A senior Iraqi lawmaker says his country will buy long-range surface-to-air S-300 or S-400 air defense missile systems from Russia in a bid to update its own defense infrastructure in case Washington does not help Baghdad in getting modern armaments.
“Iraq is contemplating buying S-300 or S-400 systems from Russia in order to secure its own airspace against any foreign act of aggression. Iraq will reach out to purchase such systems in case the American side does not provide modern air defense armaments,” the head of the security and defense committee in the Iraqi parliament, Mohammad Reza al-Haider, told Iraqi News Agency (INA) in an exclusive interview on Tuesday.
He added, “Iraq needs to upgrade its air defense infrastructure in order to protect its skies and sovereignty, and to prevent any possible violations of the country’s airspace. There is an ineffective American air defense system as well as a Russian system that can strike air targets at ranges up to 20 kilometers.”
An Iraqi legislator describes the US as the main obstacle to Baghdad’s acquisition of air defense systems to protect its airspace.
“The security and defense committee plays a supervisory and legislative role to improve the morale of security forces, meet their needs in cooperation with the executive branch, approve necessary funds in the budget, and offer advice particularly in the field of intelligence…,” the senior Iraqi legislator pointed out.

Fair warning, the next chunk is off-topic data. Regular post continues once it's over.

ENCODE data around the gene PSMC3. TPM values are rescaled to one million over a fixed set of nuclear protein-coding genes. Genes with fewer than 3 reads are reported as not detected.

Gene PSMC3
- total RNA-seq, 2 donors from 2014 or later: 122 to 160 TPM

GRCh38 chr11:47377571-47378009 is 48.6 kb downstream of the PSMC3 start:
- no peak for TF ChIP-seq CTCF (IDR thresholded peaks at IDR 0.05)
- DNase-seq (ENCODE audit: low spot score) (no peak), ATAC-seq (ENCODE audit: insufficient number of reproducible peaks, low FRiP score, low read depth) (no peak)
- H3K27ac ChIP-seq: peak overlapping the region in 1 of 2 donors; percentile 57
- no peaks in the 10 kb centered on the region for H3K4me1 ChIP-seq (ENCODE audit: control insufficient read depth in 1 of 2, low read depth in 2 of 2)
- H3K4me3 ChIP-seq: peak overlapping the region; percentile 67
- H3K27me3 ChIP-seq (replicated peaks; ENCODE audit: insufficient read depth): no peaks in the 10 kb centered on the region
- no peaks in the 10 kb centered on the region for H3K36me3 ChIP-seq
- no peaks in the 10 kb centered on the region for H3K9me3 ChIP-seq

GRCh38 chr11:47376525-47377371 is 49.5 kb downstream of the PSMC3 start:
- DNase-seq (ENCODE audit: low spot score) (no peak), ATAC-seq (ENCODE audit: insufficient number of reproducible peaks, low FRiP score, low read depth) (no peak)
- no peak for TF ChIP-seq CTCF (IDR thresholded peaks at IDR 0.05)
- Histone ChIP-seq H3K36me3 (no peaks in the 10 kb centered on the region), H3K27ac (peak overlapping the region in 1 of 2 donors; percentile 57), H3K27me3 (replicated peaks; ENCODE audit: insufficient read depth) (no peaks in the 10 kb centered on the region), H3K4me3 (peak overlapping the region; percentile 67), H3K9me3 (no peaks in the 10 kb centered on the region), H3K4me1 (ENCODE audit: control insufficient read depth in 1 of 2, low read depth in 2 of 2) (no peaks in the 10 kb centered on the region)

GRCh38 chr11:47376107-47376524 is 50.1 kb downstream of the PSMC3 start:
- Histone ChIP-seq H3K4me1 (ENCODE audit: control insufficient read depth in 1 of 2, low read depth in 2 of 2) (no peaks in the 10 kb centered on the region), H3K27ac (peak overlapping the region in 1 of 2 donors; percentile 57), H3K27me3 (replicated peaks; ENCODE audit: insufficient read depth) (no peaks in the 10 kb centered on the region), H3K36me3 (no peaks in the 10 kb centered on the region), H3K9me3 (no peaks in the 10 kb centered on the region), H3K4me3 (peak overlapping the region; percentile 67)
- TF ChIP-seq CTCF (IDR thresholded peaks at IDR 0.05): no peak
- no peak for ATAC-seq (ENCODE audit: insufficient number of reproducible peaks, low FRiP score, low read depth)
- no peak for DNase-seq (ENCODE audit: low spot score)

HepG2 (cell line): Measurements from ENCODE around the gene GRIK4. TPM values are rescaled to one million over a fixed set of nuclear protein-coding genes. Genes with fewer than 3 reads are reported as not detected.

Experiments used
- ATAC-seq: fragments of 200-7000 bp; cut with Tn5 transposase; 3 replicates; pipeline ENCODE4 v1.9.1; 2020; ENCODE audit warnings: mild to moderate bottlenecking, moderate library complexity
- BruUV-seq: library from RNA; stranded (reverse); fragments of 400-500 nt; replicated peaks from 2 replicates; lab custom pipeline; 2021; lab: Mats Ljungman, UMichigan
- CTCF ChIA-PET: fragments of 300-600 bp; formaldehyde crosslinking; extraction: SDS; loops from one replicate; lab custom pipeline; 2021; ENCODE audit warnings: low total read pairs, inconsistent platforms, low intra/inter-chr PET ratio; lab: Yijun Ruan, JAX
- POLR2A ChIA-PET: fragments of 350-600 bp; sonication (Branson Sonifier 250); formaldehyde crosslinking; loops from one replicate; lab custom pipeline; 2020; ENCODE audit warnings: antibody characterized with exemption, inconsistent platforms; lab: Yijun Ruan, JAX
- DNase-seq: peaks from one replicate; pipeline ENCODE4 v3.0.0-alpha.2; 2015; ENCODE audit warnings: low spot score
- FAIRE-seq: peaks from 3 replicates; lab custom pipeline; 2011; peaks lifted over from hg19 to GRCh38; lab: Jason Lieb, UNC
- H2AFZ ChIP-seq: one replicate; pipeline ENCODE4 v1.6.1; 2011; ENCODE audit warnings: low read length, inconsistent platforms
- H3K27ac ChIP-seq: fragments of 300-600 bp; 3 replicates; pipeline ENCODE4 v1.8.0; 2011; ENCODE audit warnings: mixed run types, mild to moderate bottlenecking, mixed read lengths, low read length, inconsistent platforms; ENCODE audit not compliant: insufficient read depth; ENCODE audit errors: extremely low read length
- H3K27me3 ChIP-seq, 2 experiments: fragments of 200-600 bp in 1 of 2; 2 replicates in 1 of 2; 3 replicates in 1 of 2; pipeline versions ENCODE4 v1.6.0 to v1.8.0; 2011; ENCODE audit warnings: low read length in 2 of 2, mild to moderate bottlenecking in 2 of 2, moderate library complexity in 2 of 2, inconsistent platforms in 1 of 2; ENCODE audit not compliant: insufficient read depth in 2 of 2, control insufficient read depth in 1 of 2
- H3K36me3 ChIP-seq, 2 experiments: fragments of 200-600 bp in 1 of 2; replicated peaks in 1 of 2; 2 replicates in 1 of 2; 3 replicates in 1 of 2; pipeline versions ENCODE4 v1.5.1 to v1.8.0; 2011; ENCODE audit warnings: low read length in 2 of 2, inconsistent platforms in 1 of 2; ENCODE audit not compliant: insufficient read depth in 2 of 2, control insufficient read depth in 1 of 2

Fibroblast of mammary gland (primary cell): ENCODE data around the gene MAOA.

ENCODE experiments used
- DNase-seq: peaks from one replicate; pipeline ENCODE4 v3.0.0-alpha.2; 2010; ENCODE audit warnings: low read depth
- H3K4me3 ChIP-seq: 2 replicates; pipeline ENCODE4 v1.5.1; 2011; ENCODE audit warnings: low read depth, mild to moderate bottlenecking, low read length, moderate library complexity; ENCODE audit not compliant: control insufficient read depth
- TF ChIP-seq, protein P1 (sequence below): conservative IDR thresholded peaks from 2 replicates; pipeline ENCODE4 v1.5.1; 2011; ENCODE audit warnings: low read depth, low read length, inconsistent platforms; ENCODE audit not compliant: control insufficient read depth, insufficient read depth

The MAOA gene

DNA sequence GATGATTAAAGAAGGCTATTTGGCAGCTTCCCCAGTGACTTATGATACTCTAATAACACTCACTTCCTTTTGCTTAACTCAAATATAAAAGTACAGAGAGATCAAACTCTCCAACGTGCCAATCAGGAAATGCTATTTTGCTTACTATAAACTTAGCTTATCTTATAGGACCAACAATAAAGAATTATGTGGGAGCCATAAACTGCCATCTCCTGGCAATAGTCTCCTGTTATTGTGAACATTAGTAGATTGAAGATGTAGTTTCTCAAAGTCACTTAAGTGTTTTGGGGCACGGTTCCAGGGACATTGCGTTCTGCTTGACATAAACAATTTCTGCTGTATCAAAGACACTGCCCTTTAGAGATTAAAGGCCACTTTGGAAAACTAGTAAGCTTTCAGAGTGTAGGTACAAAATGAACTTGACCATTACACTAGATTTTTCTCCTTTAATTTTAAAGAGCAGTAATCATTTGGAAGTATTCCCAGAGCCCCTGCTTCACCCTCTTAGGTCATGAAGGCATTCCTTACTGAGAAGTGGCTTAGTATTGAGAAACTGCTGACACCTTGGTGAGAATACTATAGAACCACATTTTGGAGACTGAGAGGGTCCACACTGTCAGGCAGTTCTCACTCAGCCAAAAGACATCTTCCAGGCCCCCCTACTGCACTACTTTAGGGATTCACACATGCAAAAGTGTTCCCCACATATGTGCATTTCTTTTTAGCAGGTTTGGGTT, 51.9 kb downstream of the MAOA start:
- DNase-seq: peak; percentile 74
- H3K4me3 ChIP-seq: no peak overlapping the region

Back on April 30, Russian Ambassador to Iraq Maksim Maksimov said Moscow was prepared to provide Baghdad with advanced S-400 air defense missile systems once the Arab country made an official request for the military hardware.
“The Russian side has, thus far, not received an official request in this regard. There is no doubt that recent developments have increased interest in [procurement of] air missile defense systems, especially the S-400 system,” Iraq’s Arabic-language al-Ahad news agency quoted Maksimov as saying at the time.
The United States has already warned Iraq of the consequences of extending military cooperation with Russia, and striking deals to purchase advanced weaponry, particularly S-400 missile systems.
An Iraqi lawmaker says US and Israeli arms firms are pressing the Baghdad government not to sign advanced arms contracts with other states.
Washington had earlier threatened sanctions against Iraq under the so-called Countering America’s Adversaries Through Sanctions Act (CAATSA) as a possible consequence of striking defense deals with Moscow.
The CAATSA was signed into law in August 2017, imposing sanctions on Iran, North Korea, and Russia.